Why You Must Not Ignore The Call to Adventure

closeup of hands holding a map

The following is an excerpt from Chris Guillebeau’s new book, The Happiness of Pursuit: Finding the Quest That Will Bring Purpose to Your Life.

In ancient myths, most quests were ones of discovery or confrontation.

A kingdom was under siege, so it required defending. A minotaur in a faraway land guarded a magic chalice, and only the hero could wrest it back.

Happily, real-world quests offer more possibilities than storming castles and rescuing princesses, and with some exceptions modern-day quests can be placed into a few broad categories.

Travel is an obvious starting point.

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Permission to Kick Ass: Granted

portrait of a grizzly bear

What if you discovered that your own words and thoughts were wreaking havoc on your chances for success?

They might be.

What you say about what you do makes a difference.

It makes a difference in your own mind. And it makes a big difference in how people view your work.

At some point, you have to decide if you want to be at the top of your field.

Does that sound like too audacious of a goal?

I’d like to propose that you consider it. That you eliminate “I’ll try” from your vocabulary. That you make it your aim to be the best, to surpass the competition, and to go for the top prize.

I propose that you make it your goal to do great things.

Not to expend great effort.

It’s OK to want to be the best. And as long as you don’t step on anyone else to get there, it’s the optimum goal you can have.

Let’s kick some ass. Ready?

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The Marketer’s Guide to Using Quizzes to Reach and Engage Your Audience

two question mark cufflinks

On July 5, 2014, a food blog called Food52 shared a quiz on Twitter titled, “Which cake are you?”

The quiz was built to raise awareness for several new cake recipes on the site, and the results of the quiz showed each quiz taker’s “cake type,” as well as a link to check out the recipe for said cake on Food52′s blog.

By the end of the day on July 7, just three days later, the quiz had been viewed more than 20,000 times — it was a hit.

Food52′s quiz-success story is not the only recent one. In the last six months, quizzes have been popping up at an increasing pace all over the web.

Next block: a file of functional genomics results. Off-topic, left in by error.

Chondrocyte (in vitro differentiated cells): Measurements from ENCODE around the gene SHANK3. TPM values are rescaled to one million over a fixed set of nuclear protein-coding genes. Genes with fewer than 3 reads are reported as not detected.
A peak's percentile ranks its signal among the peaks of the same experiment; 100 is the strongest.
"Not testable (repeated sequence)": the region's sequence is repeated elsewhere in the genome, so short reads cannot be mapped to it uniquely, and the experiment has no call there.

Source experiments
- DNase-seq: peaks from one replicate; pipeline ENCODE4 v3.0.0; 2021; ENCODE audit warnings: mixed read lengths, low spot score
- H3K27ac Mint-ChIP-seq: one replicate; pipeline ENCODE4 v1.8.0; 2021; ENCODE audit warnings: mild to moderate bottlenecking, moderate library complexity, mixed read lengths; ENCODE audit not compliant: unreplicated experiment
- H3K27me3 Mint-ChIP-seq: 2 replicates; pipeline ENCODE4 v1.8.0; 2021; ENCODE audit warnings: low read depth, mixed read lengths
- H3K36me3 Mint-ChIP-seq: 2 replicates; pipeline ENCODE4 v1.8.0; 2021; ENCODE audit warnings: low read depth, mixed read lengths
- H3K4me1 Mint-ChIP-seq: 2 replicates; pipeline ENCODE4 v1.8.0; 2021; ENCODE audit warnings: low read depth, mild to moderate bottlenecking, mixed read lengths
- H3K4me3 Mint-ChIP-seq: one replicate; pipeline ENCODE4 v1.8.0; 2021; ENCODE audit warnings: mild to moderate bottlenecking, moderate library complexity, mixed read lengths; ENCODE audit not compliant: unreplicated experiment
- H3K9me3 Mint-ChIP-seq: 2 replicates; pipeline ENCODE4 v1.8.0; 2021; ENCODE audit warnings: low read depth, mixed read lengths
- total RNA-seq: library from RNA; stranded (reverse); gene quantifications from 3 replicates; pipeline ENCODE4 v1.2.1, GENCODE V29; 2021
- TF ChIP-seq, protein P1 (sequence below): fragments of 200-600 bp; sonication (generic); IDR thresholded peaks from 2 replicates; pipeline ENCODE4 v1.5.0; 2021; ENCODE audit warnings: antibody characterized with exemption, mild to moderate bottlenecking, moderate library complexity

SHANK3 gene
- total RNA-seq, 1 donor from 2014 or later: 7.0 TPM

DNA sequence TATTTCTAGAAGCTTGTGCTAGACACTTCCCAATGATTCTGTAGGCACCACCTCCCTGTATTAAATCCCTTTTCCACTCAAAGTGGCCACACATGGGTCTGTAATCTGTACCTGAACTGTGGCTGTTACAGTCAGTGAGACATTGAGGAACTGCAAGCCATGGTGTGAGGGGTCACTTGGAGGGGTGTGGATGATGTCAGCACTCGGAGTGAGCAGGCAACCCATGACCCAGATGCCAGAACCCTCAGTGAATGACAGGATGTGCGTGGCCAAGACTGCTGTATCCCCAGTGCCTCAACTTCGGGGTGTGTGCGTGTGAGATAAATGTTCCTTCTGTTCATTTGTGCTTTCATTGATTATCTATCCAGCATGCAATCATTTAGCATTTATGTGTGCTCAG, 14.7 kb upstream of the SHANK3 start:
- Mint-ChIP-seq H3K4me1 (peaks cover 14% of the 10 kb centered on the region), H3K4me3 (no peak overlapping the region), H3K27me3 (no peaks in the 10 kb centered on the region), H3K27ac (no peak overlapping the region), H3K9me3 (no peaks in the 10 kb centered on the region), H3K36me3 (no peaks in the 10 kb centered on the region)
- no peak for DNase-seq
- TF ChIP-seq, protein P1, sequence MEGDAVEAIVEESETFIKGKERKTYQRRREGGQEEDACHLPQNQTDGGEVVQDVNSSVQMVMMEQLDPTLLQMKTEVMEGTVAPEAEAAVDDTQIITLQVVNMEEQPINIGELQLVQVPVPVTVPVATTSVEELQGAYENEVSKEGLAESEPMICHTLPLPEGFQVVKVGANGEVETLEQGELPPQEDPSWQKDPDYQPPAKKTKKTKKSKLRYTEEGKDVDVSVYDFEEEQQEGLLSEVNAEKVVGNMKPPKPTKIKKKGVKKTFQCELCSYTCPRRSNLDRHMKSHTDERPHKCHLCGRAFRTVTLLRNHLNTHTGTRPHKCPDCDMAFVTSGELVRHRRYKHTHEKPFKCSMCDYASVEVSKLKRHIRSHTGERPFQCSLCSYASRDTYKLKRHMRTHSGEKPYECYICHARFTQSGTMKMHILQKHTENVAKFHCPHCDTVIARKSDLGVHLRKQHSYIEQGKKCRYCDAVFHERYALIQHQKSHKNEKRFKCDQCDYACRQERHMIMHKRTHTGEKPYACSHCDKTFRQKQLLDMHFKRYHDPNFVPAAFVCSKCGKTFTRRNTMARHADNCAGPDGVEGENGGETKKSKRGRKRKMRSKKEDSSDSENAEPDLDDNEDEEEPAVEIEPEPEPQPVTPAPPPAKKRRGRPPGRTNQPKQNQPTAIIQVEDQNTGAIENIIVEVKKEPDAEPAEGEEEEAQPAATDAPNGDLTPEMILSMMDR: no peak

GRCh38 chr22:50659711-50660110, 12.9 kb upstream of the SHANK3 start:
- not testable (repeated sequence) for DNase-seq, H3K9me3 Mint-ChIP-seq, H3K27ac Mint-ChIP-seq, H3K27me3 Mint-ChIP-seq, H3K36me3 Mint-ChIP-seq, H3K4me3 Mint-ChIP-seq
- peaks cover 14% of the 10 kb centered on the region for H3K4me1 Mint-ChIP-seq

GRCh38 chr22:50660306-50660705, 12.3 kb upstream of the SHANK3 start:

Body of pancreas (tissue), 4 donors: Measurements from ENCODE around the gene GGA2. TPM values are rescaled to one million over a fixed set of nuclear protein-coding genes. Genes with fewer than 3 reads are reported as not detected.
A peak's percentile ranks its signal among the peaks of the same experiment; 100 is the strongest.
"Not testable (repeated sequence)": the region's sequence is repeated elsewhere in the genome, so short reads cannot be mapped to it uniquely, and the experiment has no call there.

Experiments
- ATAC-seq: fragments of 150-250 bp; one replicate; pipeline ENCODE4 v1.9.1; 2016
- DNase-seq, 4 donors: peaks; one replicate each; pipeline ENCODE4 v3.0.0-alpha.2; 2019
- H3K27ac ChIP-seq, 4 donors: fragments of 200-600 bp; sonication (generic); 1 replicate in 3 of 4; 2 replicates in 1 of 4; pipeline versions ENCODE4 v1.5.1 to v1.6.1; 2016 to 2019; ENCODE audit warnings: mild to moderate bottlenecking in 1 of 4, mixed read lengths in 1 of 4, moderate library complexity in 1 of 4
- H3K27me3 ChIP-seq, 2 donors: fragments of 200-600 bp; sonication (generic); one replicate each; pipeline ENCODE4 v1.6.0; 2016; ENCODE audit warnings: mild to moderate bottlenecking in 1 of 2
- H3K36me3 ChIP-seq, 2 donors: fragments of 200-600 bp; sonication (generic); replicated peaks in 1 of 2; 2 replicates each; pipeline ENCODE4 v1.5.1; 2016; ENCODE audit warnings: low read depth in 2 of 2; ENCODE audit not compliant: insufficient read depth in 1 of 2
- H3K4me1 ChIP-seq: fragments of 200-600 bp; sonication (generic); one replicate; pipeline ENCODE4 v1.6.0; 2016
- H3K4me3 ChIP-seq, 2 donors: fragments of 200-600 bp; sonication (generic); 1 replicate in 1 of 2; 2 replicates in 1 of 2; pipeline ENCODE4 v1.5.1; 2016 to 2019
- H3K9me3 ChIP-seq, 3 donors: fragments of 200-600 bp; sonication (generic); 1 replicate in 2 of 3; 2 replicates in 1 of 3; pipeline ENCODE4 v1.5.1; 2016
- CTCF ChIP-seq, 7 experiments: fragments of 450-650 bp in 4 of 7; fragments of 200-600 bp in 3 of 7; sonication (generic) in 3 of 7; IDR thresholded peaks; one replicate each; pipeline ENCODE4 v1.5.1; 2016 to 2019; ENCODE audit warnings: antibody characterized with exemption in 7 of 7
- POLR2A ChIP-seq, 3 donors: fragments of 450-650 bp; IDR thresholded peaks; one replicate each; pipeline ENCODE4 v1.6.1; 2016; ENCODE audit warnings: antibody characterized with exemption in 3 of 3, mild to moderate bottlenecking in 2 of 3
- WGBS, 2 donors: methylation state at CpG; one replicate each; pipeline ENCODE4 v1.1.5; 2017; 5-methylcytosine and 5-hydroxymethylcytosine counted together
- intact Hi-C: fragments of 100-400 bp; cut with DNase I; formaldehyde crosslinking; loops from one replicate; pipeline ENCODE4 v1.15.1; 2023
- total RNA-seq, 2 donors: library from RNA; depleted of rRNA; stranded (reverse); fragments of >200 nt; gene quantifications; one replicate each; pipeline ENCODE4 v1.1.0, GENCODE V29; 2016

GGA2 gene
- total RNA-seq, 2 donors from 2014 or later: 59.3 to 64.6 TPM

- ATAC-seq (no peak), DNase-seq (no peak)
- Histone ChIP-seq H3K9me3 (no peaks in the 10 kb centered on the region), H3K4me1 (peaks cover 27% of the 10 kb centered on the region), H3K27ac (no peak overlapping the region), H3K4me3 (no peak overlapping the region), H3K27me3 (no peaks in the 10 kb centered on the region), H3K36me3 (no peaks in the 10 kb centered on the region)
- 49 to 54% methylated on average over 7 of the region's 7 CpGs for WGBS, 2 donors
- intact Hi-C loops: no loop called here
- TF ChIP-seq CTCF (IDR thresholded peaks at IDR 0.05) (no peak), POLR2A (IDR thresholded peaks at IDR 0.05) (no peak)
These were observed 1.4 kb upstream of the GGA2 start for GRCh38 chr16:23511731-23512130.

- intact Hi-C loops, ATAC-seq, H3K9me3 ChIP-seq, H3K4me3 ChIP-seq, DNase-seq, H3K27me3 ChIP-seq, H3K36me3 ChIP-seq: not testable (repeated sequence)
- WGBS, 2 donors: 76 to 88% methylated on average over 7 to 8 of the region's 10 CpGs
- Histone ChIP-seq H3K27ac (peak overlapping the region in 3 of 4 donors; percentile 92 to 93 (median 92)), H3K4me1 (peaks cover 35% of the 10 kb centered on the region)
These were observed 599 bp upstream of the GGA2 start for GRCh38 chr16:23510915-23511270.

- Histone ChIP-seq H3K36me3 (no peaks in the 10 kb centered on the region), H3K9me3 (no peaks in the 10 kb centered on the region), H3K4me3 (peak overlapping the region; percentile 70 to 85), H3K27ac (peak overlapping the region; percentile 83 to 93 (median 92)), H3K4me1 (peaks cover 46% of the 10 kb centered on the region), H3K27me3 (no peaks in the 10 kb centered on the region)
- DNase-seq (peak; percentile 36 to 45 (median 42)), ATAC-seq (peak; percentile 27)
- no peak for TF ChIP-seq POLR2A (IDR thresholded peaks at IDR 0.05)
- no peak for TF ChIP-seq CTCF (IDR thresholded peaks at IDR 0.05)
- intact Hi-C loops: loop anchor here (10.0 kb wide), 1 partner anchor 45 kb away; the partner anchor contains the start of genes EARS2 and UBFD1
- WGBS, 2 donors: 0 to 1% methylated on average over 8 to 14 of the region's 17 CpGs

Content marketers are itching to get involved, but the elements of a successful quiz are complicated.

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No Blog Traffic? Here’s a Simple Strategy to Seduce Readers and Win Clients

image of a coffee cup with an intricate design in the foam and a cookie next to it on the saucer

You sit down at your desk.

You start your computer.

You check Google Analytics and your email provider dashboard. A deep sigh escapes from your soul.

Why is your number of email subscribers still so low?

Why aren’t readers flocking to your blog?

And when will those business inquiries finally arrive?

We all know that blogging is hard work, but what should you do when your efforts don’t seem to pay off?

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The Prepared Writer’s Process for Creating Excellent Content Every Day

a watch and pen on a notepad with a mind map

I only write when I am inspired. Fortunately, I am inspired at 9 o’clock every morning. ~ William Faulkner

Authors often claim that writing a book is like having a baby — both in effort and length of time.

Since I’ve done both myself, I would personally insist that birthing a child is, in fact, more difficult.

There is value in the comparison though.

Even when you write from a place of passion and purpose, you may still have trouble birthing your important ideas consistently.

Babies tend to come into the world when they are ready, but how do you regularly give birth to remarkable content?

You have to command it.

Rather than waiting for inspiration to strike, I take control of the content on my blog.

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Use Images (Not Just Words) to Turn Your Distracted Visitors into Engaged Readers

woman taking iPhone photo

If you have kids — or if you’ve ever been around kids — you’ve heard the sound before.

It’s a noise that’s somewhere between the cry of a lost wolf cub and the wail of a nearby car alarm. It’s one of the most annoying sounds you’ll ever hear.

It’s the ear-piercing cry of a child who has been over-stimulated.

The angelic child becomes a hot mess of whiny, clingy neediness.

If you’re the adult in charge and you manage to keep a cool head, you say something like, “Calm down. I don’t understand what you need. Use your words.”

And sometimes it works. It stops children long enough to engage their brains rather than just their emotions, and they are able to communicate what they need.

As consumers of information online, we’re a little like that over-stimulated child.

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